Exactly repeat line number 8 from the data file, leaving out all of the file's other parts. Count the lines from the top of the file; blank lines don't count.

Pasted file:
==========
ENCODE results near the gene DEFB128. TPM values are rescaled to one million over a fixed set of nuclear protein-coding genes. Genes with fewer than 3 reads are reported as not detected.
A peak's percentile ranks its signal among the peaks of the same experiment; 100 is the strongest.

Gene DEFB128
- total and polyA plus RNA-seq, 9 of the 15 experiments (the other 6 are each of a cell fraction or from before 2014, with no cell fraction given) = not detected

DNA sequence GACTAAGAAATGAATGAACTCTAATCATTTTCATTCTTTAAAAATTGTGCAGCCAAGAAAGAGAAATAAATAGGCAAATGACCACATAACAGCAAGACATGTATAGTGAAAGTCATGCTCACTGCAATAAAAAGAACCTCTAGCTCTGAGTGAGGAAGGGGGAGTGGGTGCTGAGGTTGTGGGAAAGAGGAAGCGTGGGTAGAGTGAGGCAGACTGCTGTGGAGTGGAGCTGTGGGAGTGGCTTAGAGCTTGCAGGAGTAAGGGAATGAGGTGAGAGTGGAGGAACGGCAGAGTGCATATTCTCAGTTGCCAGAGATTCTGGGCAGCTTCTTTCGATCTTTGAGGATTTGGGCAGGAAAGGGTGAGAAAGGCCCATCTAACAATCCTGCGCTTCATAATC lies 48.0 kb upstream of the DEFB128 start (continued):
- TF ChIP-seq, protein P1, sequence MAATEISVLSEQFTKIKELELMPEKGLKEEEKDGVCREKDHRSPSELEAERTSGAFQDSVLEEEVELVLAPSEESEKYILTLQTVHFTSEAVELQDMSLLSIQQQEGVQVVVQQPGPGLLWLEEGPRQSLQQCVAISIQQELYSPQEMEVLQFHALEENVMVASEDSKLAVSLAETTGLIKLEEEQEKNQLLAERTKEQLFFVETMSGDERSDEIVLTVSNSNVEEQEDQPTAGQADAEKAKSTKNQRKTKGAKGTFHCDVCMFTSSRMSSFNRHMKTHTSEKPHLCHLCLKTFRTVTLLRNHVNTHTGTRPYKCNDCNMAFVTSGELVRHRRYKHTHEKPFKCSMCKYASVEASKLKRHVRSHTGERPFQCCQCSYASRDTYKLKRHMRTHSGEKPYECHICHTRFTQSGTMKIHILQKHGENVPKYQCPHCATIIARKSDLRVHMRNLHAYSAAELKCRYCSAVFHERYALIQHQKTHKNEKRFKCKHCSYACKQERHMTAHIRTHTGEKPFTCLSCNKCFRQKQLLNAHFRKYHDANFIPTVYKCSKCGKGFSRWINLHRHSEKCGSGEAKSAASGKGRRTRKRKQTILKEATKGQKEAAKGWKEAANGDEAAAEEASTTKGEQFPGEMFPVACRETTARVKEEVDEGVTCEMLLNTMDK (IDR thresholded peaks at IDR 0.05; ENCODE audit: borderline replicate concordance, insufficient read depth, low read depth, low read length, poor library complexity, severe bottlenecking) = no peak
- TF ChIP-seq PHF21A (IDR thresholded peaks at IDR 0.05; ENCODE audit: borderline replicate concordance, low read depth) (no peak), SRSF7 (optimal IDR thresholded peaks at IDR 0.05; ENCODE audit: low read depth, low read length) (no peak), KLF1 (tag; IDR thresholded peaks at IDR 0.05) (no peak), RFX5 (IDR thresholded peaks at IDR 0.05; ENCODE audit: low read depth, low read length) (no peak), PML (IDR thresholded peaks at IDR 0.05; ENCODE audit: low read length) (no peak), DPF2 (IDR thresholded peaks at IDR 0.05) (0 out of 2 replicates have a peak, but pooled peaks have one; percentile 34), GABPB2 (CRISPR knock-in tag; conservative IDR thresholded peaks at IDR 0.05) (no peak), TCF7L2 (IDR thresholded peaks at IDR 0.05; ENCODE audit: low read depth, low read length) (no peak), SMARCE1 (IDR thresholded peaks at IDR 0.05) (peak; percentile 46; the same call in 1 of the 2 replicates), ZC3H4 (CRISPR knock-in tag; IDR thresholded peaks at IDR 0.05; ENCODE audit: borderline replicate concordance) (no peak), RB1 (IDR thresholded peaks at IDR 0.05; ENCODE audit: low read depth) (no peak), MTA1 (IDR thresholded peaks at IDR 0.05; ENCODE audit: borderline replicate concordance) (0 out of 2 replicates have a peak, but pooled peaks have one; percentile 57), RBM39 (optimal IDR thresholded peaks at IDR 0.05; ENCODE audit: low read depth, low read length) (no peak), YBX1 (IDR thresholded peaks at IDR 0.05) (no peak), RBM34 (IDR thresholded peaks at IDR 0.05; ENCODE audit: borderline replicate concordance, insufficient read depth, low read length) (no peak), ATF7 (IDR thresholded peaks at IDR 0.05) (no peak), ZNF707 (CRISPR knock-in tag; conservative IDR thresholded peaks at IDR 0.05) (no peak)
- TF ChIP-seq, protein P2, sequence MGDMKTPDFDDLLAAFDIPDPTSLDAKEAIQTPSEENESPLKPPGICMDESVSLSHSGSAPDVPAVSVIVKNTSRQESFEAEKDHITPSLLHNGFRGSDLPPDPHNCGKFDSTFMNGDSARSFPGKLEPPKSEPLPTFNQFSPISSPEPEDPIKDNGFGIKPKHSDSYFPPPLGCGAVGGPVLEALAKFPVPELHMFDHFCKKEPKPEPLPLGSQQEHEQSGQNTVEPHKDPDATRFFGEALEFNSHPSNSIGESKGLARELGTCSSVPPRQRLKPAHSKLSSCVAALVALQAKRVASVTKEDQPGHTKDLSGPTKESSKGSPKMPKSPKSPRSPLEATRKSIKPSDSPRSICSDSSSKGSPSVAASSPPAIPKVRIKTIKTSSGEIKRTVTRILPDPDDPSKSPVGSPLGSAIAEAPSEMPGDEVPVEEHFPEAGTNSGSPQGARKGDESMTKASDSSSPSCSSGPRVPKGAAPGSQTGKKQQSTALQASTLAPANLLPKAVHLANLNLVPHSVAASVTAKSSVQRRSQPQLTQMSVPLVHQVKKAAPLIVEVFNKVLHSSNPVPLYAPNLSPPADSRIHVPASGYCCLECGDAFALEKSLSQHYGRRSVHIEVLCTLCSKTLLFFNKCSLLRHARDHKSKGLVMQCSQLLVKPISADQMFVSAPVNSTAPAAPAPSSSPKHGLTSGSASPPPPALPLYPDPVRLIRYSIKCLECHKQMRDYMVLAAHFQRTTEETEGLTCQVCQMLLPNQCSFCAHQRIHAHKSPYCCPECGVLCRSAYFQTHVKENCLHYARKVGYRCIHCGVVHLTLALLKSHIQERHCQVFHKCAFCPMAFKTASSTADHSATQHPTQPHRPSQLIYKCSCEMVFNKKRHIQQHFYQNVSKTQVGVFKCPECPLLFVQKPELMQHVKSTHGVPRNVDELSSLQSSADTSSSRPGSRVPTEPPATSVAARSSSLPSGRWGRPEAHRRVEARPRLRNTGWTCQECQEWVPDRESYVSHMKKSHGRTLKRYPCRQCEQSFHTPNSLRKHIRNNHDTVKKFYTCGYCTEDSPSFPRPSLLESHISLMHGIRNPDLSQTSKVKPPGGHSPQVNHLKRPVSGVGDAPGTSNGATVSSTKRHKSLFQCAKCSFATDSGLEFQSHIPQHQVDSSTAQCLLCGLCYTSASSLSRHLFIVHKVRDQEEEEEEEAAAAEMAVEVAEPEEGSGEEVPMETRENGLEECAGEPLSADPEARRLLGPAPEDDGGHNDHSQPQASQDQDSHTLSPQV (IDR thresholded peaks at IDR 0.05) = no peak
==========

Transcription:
- TF ChIP-seq, protein P2, sequence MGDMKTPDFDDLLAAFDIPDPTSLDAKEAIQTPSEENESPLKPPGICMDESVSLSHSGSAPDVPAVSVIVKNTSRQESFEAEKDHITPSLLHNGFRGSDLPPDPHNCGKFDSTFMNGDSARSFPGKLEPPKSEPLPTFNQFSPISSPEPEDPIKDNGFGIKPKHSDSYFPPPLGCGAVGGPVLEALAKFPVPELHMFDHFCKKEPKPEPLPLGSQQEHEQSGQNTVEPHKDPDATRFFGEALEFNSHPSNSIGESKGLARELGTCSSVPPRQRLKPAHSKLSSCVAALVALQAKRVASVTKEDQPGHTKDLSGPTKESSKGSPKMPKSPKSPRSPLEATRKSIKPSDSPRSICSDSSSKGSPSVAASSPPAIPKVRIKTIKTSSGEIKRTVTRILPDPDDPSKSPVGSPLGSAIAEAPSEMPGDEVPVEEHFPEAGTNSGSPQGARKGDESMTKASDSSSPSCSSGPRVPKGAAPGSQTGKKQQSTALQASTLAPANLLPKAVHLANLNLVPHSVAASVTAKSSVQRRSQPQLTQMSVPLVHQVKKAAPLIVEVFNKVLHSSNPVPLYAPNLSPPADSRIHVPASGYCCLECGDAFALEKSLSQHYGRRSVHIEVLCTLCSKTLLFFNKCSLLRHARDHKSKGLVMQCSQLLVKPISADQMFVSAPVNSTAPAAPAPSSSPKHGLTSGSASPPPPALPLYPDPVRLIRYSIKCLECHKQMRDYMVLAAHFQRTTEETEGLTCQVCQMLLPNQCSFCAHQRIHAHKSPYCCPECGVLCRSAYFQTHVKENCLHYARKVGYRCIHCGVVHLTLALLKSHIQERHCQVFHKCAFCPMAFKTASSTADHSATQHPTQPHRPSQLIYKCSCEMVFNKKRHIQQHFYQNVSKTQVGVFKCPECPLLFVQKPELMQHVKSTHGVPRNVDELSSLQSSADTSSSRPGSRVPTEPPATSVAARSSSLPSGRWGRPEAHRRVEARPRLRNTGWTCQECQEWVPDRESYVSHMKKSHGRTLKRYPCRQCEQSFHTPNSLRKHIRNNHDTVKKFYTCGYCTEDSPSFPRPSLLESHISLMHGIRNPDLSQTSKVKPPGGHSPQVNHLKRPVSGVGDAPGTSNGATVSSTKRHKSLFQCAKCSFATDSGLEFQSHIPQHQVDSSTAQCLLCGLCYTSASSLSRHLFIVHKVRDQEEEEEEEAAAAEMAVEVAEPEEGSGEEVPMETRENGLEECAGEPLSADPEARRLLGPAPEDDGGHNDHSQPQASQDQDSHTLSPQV (IDR thresholded peaks at IDR 0.05) = no peak